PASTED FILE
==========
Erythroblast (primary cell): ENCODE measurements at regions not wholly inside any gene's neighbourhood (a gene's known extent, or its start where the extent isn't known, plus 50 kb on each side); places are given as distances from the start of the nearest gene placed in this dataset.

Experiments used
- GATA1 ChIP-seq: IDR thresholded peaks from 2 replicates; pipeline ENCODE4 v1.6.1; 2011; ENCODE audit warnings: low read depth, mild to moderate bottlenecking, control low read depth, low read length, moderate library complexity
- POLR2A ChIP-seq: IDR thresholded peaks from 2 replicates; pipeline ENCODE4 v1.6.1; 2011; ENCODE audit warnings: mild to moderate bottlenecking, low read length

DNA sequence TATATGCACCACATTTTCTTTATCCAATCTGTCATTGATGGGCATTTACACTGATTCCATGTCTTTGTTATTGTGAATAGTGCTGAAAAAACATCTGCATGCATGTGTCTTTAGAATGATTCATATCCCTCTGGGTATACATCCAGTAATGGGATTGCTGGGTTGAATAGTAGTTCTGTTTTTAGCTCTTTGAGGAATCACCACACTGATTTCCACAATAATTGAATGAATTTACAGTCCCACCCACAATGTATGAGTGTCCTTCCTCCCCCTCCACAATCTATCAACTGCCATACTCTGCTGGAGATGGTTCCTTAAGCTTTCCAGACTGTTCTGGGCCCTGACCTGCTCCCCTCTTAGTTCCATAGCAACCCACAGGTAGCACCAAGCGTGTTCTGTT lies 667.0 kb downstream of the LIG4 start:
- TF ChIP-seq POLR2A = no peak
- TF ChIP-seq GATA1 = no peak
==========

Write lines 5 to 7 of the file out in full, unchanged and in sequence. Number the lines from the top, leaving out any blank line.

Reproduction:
DNA sequence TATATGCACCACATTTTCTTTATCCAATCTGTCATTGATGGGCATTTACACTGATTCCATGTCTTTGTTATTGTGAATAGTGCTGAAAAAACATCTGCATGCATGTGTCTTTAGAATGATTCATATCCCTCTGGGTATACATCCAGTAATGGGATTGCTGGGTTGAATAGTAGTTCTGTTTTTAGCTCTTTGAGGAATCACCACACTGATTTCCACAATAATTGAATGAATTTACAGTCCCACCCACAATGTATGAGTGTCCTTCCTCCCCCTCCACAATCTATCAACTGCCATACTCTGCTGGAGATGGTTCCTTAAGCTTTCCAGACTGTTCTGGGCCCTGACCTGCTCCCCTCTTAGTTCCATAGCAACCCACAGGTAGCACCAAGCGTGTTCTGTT lies 667.0 kb downstream of the LIG4 start:
- TF ChIP-seq POLR2A = no peak
- TF ChIP-seq GATA1 = no peak